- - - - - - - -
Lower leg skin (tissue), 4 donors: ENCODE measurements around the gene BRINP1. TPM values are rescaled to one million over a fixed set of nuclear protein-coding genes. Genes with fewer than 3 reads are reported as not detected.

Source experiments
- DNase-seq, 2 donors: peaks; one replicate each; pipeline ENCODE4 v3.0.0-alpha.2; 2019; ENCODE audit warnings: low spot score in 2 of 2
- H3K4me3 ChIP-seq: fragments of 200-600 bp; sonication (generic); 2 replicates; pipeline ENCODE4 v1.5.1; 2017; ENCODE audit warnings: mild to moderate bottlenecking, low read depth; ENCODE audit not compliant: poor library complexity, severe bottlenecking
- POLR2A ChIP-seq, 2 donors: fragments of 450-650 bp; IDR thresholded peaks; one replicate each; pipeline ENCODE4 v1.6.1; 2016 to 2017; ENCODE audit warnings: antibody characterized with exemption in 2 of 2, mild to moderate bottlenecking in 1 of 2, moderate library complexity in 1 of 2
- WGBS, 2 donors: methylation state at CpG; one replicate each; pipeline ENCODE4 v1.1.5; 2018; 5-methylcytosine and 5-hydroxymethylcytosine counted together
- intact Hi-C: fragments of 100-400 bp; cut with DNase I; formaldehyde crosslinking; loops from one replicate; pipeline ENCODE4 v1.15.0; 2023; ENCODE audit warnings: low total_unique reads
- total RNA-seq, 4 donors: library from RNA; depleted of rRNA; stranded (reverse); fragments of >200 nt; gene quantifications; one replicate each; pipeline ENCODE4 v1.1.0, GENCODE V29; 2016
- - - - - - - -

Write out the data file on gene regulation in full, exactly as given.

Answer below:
Lower leg skin (tissue), 4 donors: ENCODE measurements around the gene BRINP1. TPM values are rescaled to one million over a fixed set of nuclear protein-coding genes. Genes with fewer than 3 reads are reported as not detected.

Source experiments
- DNase-seq, 2 donors: peaks; one replicate each; pipeline ENCODE4 v3.0.0-alpha.2; 2019; ENCODE audit warnings: low spot score in 2 of 2
- H3K4me3 ChIP-seq: fragments of 200-600 bp; sonication (generic); 2 replicates; pipeline ENCODE4 v1.5.1; 2017; ENCODE audit warnings: mild to moderate bottlenecking, low read depth; ENCODE audit not compliant: poor library complexity, severe bottlenecking
- POLR2A ChIP-seq, 2 donors: fragments of 450-650 bp; IDR thresholded peaks; one replicate each; pipeline ENCODE4 v1.6.1; 2016 to 2017; ENCODE audit warnings: antibody characterized with exemption in 2 of 2, mild to moderate bottlenecking in 1 of 2, moderate library complexity in 1 of 2
- WGBS, 2 donors: methylation state at CpG; one replicate each; pipeline ENCODE4 v1.1.5; 2018; 5-methylcytosine and 5-hydroxymethylcytosine counted together
- intact Hi-C: fragments of 100-400 bp; cut with DNase I; formaldehyde crosslinking; loops from one replicate; pipeline ENCODE4 v1.15.0; 2023; ENCODE audit warnings: low total_unique reads
- total RNA-seq, 4 donors: library from RNA; depleted of rRNA; stranded (reverse); fragments of >200 nt; gene quantifications; one replicate each; pipeline ENCODE4 v1.1.0, GENCODE V29; 2016